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Interpol Issues Arrest Warrant for Former Mexican Governor Javier Duarte

By: Sabrina Martín - @SabrinaMartinR - Jan 25, 2017, 12:59 pm
Former Mexican Governor Javier Duarte
Duarte has been accused of making over 60 ghost companies during his time as governor. (Animal Político)

EspañolEx-governor of Veracruz, Mexico Javier Duarte is now wanted in the 190 countries under the jurisdiction of the International Criminal Police Organization, known as Interpol.

Duarte is accused of participating in organized crime and money laundering, for which Interpol has issued an international warrant called a “red notice.”

The ex-governor fled from Mexican authorities three months ago, but sources said Interpol has had a beat on him since November 14 of last year.

Employees and state officials have reported that the funds allocated to various social programs were diverted for various uses or simply disappeared under the Duarte administration.

The latest indictment against the fugitive was made by current Governor of Veracruz Miguel Angel Yunes, who accused his predecessor’s administration of supplying water to children with cancer instead of chemotherapy drugs. Duarte is also accused of creating more than 60 ghost companies during his administration.

Currently, Procurator General of the Republic is offering US $ 75,000 for information that could lead to his capture.

Source: Animal Político

Sabrina Martín Sabrina Martín

Sabrina Martín is a Venezuelan journalist, commentator, and editor based in Valencia with experience in corporate communication. Follow @SabrinaMartinR.

Colombia: International Ranking Shows Huge Corruption Problem Remains

By: Julián Villabona Galarza - Jan 25, 2017, 12:24 pm
Colombia has a huge problem with corruption, according to a recent international ranking (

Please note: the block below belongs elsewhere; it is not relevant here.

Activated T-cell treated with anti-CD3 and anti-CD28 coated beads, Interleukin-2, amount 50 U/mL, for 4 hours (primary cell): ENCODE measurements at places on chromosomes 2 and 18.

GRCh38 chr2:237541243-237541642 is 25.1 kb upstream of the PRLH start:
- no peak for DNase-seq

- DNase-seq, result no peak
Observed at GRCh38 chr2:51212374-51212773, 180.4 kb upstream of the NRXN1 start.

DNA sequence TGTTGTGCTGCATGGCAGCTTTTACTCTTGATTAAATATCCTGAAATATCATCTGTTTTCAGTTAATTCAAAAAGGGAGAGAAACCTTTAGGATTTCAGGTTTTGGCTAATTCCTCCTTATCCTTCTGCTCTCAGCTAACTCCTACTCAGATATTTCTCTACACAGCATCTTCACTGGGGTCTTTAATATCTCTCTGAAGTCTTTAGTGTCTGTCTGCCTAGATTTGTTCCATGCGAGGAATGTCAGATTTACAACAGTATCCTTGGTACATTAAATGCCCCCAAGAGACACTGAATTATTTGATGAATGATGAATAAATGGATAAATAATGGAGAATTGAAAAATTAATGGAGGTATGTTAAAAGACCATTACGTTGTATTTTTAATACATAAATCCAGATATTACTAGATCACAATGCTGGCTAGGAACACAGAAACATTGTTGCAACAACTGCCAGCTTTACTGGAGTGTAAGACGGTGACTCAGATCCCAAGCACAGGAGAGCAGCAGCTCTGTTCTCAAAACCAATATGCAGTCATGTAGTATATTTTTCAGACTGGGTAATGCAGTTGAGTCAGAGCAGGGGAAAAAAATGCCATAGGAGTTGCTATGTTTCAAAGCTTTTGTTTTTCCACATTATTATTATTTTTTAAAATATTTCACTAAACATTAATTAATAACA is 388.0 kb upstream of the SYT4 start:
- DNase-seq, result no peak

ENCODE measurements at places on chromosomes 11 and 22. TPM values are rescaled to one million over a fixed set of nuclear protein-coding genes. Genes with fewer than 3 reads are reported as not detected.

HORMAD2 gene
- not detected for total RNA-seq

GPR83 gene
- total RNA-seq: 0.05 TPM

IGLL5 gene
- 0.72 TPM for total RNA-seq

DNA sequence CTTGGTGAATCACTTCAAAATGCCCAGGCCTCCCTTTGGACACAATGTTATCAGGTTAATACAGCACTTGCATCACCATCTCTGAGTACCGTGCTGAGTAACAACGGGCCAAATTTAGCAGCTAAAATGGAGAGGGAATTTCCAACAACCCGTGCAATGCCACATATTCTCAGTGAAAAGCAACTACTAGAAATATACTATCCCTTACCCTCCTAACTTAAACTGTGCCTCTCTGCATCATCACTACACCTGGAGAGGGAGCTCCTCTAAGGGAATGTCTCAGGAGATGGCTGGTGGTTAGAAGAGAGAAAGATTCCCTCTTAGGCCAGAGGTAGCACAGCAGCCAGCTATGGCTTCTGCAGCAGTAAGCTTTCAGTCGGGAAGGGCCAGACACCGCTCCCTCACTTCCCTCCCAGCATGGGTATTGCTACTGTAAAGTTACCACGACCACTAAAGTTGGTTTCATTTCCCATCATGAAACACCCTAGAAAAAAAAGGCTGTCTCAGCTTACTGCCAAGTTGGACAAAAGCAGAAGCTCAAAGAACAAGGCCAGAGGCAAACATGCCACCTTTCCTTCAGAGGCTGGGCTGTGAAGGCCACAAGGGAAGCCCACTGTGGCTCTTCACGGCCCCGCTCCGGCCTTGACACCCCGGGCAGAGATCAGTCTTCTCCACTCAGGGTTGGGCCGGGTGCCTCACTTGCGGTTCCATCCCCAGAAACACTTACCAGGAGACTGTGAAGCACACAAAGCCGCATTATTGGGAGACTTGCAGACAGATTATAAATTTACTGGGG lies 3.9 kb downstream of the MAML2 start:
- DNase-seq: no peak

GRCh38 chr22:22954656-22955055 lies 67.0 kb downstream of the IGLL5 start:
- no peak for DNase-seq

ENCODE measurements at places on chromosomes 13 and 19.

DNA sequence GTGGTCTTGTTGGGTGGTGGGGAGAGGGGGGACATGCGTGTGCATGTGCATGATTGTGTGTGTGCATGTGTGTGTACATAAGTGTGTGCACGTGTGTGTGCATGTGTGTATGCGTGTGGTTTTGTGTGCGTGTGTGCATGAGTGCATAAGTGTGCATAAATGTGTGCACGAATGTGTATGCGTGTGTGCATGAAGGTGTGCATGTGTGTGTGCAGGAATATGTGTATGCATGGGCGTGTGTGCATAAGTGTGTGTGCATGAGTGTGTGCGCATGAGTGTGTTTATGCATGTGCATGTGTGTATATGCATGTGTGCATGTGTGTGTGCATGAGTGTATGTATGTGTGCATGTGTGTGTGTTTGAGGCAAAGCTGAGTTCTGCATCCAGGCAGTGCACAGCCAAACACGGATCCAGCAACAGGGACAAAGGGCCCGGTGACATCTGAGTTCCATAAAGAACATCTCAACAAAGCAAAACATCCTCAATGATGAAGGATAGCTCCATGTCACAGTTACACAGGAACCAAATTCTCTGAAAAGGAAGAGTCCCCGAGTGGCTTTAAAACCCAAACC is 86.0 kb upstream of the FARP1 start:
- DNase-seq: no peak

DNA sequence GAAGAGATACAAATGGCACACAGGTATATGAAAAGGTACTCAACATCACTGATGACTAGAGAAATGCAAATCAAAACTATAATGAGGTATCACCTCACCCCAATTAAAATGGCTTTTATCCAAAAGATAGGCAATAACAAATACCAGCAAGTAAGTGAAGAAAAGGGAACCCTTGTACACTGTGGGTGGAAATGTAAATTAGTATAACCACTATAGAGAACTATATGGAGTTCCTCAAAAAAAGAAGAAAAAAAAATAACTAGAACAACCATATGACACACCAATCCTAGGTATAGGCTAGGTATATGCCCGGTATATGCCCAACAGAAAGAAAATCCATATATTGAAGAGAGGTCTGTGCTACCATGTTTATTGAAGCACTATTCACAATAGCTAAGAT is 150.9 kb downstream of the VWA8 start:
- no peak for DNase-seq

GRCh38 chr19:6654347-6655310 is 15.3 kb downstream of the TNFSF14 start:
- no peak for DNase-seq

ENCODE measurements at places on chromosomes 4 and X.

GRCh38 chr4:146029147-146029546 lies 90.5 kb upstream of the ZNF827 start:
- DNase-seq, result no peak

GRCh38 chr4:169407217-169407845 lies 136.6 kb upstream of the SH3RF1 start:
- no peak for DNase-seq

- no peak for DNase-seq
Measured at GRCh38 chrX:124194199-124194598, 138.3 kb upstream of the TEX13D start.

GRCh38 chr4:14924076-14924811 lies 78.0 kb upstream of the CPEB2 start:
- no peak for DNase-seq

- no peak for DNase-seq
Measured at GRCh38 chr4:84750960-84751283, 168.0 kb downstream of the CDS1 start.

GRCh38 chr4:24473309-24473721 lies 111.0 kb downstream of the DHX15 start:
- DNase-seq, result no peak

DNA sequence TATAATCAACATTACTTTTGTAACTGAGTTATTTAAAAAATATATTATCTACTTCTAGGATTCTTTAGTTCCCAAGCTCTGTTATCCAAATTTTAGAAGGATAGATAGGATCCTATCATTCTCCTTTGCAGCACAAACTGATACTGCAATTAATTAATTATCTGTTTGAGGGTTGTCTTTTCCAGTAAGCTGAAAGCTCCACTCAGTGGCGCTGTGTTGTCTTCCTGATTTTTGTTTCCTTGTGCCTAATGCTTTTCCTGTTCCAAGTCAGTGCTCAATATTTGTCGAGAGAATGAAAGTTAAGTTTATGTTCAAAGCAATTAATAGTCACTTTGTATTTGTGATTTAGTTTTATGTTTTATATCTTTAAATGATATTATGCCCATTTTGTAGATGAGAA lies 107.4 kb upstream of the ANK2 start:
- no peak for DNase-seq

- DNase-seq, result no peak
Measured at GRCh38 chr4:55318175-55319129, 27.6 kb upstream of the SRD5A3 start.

Español According to the Corruption Perceptions Index prepared by the NGO Transparency International, in Latin America, Uruguay is the least corrupt country and Venezuela the most corrupt. For its part, Colombia in the measurement that shows the least corrupt to the most corrupt, took the 90th place among 176 countries that were evaluated. The list of countries shows that New Zealand and Denmark are the least corrupt, while Somalia occupies the last position. Among the Latin American countries only 2 received a "passing grade"...obtaining 50 out of 100 points, while 11 fell in the rankings when compared with last year; among them Colombia. Read More: Colombian State Oil Company to Face Corruption Charges Read More: Colombian Vice President Denies Involvement in Odebrecht Loan Uruguay was the country with the best rating in Latin America, with 71 points and ranked 21st overall. Other countries that performed well in the ranking were Chile, which ranked 24th with 66 points, Costa Rica, which ranked 41st with 58 points, Cuba in 60th place with 47 points, Brazil in 79th place with 40 points and Panama in 87th with 38 points. googletag.cmd.push(function() { googletag.display('div-gpt-ad-1459522593195-0'); }); According to Alejandro Salas, director of Transparency International for the Americas, in statements made to the EFE news agency, and reported by the newspaper El Espectador, that he regrets the results for the region, and expressed disappointment that countries like Mexico and Chile have fallen, while highlighting the rise of Argentina and Brazil in the rankings. Colombia's performance is a reflection of the numerous corruption scandals that have occurred in the country, and bears resemblance to that of Mexico, where the government and justice department are severely limited in their ability to punish corruption scandals. As for Chile, Salas says that although it has been an exemplary country, its reduction in this year's rankings is due to corruption scandals related to the family of President Michelle Bachelet. Source: El Espectador

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